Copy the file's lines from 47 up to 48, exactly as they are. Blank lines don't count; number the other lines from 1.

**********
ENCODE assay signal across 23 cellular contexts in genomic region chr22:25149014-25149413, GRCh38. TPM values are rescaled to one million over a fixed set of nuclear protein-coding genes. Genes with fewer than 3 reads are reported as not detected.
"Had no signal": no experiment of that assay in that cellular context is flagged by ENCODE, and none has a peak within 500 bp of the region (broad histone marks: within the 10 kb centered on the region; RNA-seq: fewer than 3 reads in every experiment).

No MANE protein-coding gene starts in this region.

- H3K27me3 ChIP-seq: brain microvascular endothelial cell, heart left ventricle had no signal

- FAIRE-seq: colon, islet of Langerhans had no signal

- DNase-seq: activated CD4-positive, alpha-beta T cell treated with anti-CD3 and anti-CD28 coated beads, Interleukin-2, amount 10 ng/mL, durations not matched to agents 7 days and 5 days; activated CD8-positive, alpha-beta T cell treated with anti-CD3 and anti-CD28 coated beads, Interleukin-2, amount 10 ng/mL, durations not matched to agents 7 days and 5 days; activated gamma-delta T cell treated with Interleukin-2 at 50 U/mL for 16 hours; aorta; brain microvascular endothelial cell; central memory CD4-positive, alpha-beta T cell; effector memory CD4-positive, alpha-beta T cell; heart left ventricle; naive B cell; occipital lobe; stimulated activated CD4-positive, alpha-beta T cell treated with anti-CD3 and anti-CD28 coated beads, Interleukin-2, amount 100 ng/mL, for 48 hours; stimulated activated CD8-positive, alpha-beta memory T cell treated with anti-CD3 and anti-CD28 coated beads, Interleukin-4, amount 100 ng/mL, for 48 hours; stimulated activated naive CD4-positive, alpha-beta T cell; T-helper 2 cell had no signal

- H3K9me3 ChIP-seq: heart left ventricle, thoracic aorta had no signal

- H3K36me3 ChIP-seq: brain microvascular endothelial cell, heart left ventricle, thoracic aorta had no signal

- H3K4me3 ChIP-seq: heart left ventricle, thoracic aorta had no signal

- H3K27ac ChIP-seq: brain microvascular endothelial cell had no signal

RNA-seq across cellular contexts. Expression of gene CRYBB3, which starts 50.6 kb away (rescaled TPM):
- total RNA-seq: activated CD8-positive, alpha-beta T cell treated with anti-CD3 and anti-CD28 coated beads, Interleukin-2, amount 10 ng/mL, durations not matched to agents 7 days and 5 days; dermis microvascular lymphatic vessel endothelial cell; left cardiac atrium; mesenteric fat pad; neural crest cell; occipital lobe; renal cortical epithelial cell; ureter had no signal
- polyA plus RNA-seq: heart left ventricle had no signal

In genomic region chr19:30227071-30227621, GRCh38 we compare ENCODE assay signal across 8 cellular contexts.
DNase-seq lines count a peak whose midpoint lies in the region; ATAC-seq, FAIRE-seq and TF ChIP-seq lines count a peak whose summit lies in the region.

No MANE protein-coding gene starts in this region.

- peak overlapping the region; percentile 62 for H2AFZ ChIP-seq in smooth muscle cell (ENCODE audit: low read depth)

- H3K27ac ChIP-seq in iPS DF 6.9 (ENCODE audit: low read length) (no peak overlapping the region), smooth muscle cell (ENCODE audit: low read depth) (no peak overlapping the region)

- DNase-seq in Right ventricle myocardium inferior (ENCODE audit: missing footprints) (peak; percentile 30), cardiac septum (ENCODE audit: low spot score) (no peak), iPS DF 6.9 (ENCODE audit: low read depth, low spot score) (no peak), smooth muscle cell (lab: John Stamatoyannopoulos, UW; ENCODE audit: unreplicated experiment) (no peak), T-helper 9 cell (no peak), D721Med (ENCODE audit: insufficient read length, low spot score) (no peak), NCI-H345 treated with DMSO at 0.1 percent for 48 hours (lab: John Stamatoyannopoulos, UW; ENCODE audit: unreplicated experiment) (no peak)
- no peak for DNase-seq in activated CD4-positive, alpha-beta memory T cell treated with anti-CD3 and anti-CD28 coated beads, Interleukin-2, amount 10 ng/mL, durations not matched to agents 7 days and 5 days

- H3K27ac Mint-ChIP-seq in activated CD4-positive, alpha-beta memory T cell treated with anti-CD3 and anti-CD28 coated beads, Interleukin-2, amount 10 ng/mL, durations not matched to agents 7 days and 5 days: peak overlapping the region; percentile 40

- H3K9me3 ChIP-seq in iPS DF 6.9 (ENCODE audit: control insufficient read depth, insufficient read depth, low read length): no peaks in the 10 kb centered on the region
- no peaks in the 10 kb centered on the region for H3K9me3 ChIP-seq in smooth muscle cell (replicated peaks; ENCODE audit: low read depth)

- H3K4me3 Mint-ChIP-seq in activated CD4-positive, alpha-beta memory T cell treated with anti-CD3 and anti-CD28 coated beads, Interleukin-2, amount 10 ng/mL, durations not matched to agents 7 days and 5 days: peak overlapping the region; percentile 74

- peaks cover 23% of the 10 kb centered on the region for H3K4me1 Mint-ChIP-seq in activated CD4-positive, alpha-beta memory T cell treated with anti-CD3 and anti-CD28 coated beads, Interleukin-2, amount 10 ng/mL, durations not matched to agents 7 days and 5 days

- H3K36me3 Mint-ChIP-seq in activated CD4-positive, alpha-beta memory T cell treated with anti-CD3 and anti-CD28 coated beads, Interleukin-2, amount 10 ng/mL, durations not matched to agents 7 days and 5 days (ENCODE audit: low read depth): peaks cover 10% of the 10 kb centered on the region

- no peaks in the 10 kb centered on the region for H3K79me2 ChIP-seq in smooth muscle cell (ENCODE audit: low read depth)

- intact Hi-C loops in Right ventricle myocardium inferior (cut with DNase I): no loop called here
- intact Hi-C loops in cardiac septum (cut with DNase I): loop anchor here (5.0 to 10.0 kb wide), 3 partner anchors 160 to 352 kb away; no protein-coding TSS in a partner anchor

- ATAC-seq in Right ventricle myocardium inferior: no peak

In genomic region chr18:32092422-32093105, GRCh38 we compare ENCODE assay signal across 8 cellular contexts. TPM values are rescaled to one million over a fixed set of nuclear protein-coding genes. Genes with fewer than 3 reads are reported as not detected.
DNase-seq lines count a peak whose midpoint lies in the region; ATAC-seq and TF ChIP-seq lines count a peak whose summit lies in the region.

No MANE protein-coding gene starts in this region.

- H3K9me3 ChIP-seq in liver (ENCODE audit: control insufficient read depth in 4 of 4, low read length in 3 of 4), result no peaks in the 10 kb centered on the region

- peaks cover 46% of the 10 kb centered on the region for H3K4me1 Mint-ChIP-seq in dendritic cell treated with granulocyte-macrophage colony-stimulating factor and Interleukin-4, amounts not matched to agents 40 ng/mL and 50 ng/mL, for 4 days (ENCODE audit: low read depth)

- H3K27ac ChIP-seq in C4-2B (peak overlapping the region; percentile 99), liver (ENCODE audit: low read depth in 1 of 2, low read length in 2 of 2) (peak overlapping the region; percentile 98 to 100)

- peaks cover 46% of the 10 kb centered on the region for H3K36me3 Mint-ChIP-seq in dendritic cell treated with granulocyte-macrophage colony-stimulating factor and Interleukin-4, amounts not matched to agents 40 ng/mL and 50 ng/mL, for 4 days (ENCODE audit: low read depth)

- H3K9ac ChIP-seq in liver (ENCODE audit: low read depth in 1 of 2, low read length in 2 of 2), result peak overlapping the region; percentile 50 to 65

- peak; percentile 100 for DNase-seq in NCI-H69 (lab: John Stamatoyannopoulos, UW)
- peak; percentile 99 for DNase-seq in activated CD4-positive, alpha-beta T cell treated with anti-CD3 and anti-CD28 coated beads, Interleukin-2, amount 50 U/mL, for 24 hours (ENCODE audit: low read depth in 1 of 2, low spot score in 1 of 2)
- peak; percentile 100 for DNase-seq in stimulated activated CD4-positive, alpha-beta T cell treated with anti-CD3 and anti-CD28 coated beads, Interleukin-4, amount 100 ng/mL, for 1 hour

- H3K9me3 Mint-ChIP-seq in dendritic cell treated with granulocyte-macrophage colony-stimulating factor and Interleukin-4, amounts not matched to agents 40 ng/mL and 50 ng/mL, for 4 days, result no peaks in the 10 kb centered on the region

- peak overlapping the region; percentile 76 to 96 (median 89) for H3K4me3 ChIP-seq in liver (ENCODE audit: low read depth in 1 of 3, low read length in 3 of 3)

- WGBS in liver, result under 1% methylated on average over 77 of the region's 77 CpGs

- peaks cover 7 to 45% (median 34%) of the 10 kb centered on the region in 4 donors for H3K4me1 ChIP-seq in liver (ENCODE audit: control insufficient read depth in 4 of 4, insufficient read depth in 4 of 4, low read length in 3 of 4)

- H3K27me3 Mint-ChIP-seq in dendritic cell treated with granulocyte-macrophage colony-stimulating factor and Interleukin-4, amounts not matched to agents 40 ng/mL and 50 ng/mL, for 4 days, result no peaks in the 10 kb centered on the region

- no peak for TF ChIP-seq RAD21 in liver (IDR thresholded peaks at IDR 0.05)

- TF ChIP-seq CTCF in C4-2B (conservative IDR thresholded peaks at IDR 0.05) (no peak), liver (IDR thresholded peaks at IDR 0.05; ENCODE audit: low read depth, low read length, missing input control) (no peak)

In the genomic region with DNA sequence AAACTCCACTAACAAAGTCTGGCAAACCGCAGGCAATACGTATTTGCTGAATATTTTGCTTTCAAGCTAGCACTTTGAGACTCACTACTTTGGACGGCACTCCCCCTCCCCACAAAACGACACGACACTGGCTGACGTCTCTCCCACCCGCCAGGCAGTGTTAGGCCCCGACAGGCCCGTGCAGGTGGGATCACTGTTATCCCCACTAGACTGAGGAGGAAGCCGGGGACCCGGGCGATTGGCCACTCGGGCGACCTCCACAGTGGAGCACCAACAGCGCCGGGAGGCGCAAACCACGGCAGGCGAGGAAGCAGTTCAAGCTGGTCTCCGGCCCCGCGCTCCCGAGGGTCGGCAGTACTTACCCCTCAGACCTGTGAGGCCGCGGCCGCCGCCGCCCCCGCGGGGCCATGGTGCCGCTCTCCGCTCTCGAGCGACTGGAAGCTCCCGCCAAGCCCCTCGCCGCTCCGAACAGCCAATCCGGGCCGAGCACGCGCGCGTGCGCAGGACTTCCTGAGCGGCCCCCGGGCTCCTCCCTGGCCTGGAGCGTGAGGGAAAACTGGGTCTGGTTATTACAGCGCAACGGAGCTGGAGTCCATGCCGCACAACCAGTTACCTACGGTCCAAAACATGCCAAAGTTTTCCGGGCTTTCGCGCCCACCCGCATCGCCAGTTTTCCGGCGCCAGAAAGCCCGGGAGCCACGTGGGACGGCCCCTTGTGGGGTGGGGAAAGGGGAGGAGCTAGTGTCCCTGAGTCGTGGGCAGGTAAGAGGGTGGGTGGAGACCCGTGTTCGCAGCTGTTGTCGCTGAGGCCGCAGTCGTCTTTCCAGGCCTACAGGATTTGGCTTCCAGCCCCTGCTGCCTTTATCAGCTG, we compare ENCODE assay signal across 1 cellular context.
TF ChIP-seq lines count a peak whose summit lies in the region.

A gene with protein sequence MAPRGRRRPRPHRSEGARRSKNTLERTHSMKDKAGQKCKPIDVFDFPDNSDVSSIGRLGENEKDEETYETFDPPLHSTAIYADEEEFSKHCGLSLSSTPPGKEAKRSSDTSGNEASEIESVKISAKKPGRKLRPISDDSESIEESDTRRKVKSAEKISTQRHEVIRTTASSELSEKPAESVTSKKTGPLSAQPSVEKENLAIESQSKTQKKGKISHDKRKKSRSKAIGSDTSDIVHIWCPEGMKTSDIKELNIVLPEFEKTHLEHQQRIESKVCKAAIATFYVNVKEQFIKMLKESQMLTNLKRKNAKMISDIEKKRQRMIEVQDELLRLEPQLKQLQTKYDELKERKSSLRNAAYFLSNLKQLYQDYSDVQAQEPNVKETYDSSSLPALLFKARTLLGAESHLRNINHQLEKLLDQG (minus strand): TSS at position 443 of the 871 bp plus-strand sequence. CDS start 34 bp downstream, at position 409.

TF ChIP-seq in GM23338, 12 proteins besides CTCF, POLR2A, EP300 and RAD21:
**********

- no peak for TF ChIP-seq RAD21 in liver (IDR thresholded peaks at IDR 0.05)

- TF ChIP-seq CTCF in C4-2B (conservative IDR thresholded peaks at IDR 0.05) (no peak), liver (IDR thresholded peaks at IDR 0.05; ENCODE audit: low read depth, low read length, missing input control) (no peak)